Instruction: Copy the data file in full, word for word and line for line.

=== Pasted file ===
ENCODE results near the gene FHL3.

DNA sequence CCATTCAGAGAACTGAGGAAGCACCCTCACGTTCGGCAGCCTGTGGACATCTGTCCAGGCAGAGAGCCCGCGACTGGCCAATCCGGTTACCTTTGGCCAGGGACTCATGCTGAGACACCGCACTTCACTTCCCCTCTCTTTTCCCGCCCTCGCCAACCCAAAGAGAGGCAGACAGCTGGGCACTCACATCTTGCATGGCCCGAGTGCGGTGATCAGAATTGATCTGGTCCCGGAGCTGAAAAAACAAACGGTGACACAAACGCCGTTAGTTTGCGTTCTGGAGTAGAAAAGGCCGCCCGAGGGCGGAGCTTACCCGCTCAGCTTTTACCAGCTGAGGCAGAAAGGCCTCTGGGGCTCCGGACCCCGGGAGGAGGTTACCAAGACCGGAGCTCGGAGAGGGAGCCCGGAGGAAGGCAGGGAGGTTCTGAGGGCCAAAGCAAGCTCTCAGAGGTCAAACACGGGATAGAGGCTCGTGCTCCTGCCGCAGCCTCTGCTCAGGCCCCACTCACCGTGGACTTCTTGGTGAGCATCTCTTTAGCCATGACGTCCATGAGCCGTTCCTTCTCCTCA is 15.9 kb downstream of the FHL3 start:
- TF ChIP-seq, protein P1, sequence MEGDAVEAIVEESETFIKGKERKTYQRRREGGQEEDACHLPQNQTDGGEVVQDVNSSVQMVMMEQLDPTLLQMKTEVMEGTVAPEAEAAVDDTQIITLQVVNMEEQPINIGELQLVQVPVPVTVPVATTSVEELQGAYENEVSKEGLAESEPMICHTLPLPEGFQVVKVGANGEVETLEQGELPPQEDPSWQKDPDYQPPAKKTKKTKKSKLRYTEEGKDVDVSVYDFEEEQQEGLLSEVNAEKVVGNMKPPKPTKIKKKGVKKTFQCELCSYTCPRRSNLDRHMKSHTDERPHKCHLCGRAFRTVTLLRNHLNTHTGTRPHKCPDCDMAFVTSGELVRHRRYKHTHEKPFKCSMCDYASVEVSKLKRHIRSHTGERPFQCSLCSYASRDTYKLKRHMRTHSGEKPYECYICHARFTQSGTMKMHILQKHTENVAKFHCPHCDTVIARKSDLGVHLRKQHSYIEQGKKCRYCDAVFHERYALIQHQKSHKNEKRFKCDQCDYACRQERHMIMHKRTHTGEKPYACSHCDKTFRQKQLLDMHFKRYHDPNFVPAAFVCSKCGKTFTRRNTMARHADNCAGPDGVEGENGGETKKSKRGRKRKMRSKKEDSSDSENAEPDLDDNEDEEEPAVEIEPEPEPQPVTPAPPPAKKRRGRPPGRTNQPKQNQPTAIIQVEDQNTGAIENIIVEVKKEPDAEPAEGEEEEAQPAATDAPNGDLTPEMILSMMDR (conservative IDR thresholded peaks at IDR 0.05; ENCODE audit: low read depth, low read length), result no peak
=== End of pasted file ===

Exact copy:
ENCODE results near the gene FHL3.

DNA sequence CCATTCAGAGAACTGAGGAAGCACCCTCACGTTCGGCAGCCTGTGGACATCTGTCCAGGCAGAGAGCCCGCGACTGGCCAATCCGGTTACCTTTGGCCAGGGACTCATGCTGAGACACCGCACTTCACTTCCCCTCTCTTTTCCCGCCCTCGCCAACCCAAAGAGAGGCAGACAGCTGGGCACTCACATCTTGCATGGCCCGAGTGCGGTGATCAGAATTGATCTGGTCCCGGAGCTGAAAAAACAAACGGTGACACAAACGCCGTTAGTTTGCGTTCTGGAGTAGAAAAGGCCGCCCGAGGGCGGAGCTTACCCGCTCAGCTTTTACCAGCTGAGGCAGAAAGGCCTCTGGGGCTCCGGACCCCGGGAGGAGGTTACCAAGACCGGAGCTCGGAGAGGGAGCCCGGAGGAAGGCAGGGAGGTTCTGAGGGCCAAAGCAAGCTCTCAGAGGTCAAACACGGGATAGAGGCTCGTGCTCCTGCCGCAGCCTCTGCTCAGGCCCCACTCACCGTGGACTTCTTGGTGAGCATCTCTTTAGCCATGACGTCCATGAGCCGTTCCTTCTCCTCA is 15.9 kb downstream of the FHL3 start:
- TF ChIP-seq, protein P1, sequence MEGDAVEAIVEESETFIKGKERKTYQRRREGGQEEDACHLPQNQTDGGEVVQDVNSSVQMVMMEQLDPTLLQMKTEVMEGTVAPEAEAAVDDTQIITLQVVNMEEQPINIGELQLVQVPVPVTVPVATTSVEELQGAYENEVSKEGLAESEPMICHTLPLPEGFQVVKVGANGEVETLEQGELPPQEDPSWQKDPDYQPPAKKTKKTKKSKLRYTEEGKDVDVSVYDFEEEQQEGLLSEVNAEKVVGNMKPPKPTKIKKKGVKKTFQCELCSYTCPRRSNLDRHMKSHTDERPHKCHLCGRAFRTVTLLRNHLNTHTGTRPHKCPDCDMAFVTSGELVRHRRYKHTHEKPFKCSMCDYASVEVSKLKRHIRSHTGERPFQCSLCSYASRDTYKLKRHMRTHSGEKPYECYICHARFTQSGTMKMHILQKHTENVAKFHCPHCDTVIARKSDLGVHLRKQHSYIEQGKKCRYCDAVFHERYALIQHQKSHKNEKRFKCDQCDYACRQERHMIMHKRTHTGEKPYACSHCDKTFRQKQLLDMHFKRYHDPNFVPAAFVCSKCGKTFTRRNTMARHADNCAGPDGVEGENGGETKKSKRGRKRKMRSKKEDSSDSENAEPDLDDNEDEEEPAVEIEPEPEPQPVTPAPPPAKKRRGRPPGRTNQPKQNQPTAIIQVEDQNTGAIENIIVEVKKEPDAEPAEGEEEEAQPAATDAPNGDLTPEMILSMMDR (conservative IDR thresholded peaks at IDR 0.05; ENCODE audit: low read depth, low read length), result no peak